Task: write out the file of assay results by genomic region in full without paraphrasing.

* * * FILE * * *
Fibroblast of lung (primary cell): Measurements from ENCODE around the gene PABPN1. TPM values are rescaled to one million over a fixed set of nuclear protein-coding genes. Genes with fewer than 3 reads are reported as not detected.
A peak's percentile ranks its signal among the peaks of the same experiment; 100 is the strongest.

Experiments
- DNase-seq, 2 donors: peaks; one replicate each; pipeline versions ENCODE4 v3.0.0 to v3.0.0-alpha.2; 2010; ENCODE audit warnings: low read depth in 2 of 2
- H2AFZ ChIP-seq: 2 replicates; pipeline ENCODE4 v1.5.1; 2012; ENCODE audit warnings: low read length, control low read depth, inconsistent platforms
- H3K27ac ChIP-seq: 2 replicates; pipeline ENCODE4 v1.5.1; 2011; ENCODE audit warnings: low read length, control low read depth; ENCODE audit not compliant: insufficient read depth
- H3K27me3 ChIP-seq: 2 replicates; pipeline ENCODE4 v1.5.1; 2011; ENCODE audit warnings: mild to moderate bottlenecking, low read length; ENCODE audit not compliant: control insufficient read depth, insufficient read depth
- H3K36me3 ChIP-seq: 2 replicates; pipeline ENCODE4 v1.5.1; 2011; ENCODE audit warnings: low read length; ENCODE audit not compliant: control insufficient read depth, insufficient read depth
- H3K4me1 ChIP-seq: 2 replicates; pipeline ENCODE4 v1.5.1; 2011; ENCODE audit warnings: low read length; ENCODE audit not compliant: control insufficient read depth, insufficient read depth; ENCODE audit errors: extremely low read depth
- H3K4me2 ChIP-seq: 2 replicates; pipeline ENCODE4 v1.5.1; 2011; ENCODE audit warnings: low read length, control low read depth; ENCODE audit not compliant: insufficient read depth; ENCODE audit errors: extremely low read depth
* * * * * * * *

Fibroblast of lung (primary cell): Measurements from ENCODE around the gene PABPN1. TPM values are rescaled to one million over a fixed set of nuclear protein-coding genes. Genes with fewer than 3 reads are reported as not detected.
A peak's percentile ranks its signal among the peaks of the same experiment; 100 is the strongest.

Experiments
- DNase-seq, 2 donors: peaks; one replicate each; pipeline versions ENCODE4 v3.0.0 to v3.0.0-alpha.2; 2010; ENCODE audit warnings: low read depth in 2 of 2
- H2AFZ ChIP-seq: 2 replicates; pipeline ENCODE4 v1.5.1; 2012; ENCODE audit warnings: low read length, control low read depth, inconsistent platforms
- H3K27ac ChIP-seq: 2 replicates; pipeline ENCODE4 v1.5.1; 2011; ENCODE audit warnings: low read length, control low read depth; ENCODE audit not compliant: insufficient read depth
- H3K27me3 ChIP-seq: 2 replicates; pipeline ENCODE4 v1.5.1; 2011; ENCODE audit warnings: mild to moderate bottlenecking, low read length; ENCODE audit not compliant: control insufficient read depth, insufficient read depth
- H3K36me3 ChIP-seq: 2 replicates; pipeline ENCODE4 v1.5.1; 2011; ENCODE audit warnings: low read length; ENCODE audit not compliant: control insufficient read depth, insufficient read depth
- H3K4me1 ChIP-seq: 2 replicates; pipeline ENCODE4 v1.5.1; 2011; ENCODE audit warnings: low read length; ENCODE audit not compliant: control insufficient read depth, insufficient read depth; ENCODE audit errors: extremely low read depth
- H3K4me2 ChIP-seq: 2 replicates; pipeline ENCODE4 v1.5.1; 2011; ENCODE audit warnings: low read length, control low read depth; ENCODE audit not compliant: insufficient read depth; ENCODE audit errors: extremely low read depth